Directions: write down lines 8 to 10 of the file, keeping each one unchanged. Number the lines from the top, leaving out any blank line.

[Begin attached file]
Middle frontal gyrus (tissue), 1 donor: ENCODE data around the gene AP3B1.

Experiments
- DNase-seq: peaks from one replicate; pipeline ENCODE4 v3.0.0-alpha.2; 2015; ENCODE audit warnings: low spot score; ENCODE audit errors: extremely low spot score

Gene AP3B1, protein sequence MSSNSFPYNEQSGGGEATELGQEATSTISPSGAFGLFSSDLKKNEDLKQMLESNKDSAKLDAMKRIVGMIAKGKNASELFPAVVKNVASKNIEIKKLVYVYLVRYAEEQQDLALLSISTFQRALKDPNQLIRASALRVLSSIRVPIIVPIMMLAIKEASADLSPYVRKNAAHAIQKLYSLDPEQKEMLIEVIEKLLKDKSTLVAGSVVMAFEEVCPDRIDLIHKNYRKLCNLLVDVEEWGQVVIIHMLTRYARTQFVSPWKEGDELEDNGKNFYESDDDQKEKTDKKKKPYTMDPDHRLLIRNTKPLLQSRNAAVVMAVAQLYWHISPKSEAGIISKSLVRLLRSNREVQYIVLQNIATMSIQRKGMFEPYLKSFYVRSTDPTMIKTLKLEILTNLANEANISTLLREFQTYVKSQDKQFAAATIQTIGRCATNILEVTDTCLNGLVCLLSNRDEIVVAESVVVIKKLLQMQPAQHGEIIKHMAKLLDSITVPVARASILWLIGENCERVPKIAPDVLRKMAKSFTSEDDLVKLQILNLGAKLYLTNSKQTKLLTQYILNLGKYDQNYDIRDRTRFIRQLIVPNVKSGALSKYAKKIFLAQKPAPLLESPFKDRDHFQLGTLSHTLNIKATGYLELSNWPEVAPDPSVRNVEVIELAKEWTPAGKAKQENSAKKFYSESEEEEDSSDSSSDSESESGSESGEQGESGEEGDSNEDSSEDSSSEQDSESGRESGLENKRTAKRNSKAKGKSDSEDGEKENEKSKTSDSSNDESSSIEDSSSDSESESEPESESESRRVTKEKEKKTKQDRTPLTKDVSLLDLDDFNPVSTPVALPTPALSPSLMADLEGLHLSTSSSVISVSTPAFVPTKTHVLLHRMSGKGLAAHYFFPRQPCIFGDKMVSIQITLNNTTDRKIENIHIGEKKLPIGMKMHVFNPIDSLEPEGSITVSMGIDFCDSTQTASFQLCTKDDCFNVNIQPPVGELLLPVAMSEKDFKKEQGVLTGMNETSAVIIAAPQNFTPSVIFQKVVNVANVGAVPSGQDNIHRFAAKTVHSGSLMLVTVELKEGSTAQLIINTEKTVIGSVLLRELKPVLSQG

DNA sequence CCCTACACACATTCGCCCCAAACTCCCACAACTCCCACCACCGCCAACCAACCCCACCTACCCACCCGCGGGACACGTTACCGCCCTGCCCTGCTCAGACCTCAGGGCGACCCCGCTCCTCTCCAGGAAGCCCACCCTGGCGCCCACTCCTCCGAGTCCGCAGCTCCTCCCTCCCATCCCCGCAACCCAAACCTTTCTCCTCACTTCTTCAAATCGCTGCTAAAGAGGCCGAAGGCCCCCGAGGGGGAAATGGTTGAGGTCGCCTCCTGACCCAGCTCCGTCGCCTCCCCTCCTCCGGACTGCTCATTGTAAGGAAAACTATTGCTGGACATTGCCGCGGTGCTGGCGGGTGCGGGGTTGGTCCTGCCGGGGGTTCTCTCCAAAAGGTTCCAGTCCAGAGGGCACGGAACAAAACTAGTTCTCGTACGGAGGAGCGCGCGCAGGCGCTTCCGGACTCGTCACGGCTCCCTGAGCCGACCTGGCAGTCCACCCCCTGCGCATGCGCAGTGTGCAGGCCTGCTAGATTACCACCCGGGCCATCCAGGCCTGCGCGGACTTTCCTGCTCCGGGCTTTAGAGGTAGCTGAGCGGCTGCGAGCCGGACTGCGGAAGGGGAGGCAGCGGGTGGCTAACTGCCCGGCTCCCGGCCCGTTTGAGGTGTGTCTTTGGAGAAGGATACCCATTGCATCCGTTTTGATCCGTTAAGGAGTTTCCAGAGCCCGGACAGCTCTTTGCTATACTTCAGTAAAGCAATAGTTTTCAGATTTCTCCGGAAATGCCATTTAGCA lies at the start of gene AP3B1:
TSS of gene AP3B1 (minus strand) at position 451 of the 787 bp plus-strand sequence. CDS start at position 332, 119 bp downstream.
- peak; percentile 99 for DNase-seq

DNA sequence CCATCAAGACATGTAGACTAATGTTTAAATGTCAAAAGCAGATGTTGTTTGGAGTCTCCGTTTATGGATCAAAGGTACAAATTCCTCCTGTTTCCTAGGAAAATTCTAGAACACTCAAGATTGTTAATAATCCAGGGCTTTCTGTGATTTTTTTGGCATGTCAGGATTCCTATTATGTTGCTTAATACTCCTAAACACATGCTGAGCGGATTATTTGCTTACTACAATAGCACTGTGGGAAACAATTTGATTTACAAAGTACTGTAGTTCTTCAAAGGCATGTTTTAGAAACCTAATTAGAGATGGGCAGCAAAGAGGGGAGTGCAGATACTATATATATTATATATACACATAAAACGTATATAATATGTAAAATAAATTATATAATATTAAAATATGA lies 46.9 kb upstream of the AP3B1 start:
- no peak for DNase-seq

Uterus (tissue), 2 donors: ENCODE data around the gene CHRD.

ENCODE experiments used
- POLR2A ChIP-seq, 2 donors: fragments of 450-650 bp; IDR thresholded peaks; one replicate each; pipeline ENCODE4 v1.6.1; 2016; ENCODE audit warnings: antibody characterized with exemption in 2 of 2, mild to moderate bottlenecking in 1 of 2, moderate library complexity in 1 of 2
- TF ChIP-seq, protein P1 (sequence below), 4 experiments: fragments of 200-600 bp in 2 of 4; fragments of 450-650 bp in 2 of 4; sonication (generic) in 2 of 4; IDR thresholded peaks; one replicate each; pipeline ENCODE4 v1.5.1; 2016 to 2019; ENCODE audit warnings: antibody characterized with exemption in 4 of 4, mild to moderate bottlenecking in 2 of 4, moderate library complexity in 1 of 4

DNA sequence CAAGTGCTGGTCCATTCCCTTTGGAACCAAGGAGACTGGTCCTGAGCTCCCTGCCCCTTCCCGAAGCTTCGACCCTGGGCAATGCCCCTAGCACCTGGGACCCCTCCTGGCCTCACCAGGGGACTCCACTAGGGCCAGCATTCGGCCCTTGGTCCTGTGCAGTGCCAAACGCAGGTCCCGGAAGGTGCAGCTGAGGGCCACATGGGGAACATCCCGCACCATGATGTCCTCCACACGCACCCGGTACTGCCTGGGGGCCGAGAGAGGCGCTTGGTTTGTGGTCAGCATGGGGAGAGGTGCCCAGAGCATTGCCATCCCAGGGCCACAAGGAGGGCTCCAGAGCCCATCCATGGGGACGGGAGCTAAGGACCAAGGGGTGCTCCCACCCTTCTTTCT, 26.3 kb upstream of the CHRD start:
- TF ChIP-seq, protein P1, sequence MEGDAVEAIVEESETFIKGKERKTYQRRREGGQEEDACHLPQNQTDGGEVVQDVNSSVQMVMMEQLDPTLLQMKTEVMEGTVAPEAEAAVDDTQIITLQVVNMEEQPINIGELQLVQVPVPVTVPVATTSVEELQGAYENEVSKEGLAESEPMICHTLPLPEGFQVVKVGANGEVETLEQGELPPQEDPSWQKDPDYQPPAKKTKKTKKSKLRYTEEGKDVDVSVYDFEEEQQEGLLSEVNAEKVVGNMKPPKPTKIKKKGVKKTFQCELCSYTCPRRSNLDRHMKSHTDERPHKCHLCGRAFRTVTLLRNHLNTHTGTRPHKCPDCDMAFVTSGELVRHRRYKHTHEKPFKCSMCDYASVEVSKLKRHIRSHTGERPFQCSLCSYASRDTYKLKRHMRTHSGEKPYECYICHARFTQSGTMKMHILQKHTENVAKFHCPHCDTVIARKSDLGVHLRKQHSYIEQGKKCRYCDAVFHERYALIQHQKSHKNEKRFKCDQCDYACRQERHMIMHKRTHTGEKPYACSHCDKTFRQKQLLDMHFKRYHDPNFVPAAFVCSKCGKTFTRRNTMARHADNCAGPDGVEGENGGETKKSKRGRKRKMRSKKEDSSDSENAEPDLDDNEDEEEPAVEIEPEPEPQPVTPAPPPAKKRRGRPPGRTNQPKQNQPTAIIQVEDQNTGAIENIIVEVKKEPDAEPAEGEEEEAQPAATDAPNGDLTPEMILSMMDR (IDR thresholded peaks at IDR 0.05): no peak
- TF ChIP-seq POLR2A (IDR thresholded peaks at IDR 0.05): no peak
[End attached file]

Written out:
DNA sequence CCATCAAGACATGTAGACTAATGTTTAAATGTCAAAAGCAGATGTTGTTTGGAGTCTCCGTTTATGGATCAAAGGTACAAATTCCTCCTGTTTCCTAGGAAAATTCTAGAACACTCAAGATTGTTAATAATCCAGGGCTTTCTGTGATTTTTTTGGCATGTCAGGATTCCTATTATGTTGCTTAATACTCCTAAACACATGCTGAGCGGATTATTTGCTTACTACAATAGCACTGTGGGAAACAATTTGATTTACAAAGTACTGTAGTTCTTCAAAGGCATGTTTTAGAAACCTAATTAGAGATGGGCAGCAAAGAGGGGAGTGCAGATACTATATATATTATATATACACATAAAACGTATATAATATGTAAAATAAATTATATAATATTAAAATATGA lies 46.9 kb upstream of the AP3B1 start:
- no peak for DNase-seq

Uterus (tissue), 2 donors: ENCODE data around the gene CHRD.